Fried rice is a go-to dinner on portable griddle

Campout cooking looks a bit different when a griddle replaces the ubiquitous grill.

My husband decided that a portable, propane griddle was the way to go for this year’s big camping trip — and summers to come. It eliminates the need to pack so many pots and pans to use with the typical camp stove. And it handles a lot of servings, speeding up meal prep considerably.

Among the go-to griddled dishes: fried rice.

Now, I’m a fried-rice fan, making it a couple of times per month with seasonal vegetables, odds and ends, with or without meat, maybe in a pan of bacon drippings. I’ve found that keeping cooked rice in the freezer is a great starting point, one that safeguarded our campout version through several days in an ice chest.

In addition to a bag of cooked and frozen brown rice, I took the extra precaution of freezing meat for the rice in its marinade. Because I didn’t add a thickening agent, I wasn’t sure if the marinade would act as a sauce or if it would just soak into the rice. But it couldn’t have worked more perfectly. The liquid hit the hot griddle along with the chicken and turned into sugary-soy saucy-garlicky-gingery heaven.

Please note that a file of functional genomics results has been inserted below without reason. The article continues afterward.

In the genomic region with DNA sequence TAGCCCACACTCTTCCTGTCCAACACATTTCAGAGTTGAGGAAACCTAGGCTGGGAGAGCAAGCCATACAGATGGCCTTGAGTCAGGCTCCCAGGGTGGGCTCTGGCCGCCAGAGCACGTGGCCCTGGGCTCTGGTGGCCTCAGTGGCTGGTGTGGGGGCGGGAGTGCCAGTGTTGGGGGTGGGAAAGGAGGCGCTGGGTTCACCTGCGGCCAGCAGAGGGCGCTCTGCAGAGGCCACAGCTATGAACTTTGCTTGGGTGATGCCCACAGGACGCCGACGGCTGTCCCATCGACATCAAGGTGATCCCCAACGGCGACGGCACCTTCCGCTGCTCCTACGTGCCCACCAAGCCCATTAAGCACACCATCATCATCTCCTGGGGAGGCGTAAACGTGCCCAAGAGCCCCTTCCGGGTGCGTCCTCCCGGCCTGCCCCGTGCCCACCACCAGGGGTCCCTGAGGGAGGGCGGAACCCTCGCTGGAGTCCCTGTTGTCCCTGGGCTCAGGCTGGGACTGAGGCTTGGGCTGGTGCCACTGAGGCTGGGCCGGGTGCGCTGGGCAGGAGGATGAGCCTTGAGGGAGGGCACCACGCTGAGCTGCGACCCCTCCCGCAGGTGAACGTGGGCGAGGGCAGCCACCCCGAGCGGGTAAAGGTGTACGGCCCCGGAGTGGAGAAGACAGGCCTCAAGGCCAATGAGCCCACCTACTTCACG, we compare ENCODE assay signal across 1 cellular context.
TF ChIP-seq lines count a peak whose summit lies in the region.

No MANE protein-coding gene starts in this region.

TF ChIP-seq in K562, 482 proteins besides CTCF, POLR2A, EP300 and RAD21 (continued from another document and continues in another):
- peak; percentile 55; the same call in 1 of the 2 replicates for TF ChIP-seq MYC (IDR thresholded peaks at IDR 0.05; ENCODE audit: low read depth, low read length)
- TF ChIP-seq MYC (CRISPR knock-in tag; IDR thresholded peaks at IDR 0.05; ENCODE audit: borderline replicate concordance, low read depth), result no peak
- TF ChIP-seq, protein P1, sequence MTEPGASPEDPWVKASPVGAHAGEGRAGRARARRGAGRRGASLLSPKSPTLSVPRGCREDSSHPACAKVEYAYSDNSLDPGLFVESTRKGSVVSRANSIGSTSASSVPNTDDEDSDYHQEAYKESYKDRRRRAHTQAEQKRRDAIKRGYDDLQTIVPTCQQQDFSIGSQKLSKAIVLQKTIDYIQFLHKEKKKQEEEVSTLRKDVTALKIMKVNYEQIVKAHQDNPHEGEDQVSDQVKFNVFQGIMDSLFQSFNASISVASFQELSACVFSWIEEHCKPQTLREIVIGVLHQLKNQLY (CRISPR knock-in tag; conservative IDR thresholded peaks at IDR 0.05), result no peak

This Korean-style marinade from the Chicago Tribune is very similar to the version I made for our fried rice, although I omitted the onion and apple simply for the sake of streamlining. This quantity of marinade is just right for three pounds of meat. I used boneless, skinless chicken thighs cut into chunks.  The photo below shows it served with grilled pork loin.

Tribune News Service photo

Korean-Style Marinade

1 cup soy sauce

1/3 cup brown sugar

4 cloves garlic, minced

2 tablespoons minced ginger

1 tablespoon sesame oil

4 ounces onion, grated (about half an onion)

2 ounces apple or pear, grated (about half an apple)

Ground black pepper

Combine all the ingredients with 1 cup water. Marinate items to be grilled for 1 hour before grilling.

To use marinade as a sauce, reduce it in a saucepan over low heat to desired consistency, then whisk in a tablespoon or so of butter. Makes 2 cups.

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    Sarah Lemon

    Sarah Lemon covers the Rogue Valley’s food scene with an enthusiasm that rivals her love of cooking. Her blog mixes culinary musings and milestones with tips and recipes you won’t find in the Mail Tribune’s weekly A la Carte section. When ... Read Full
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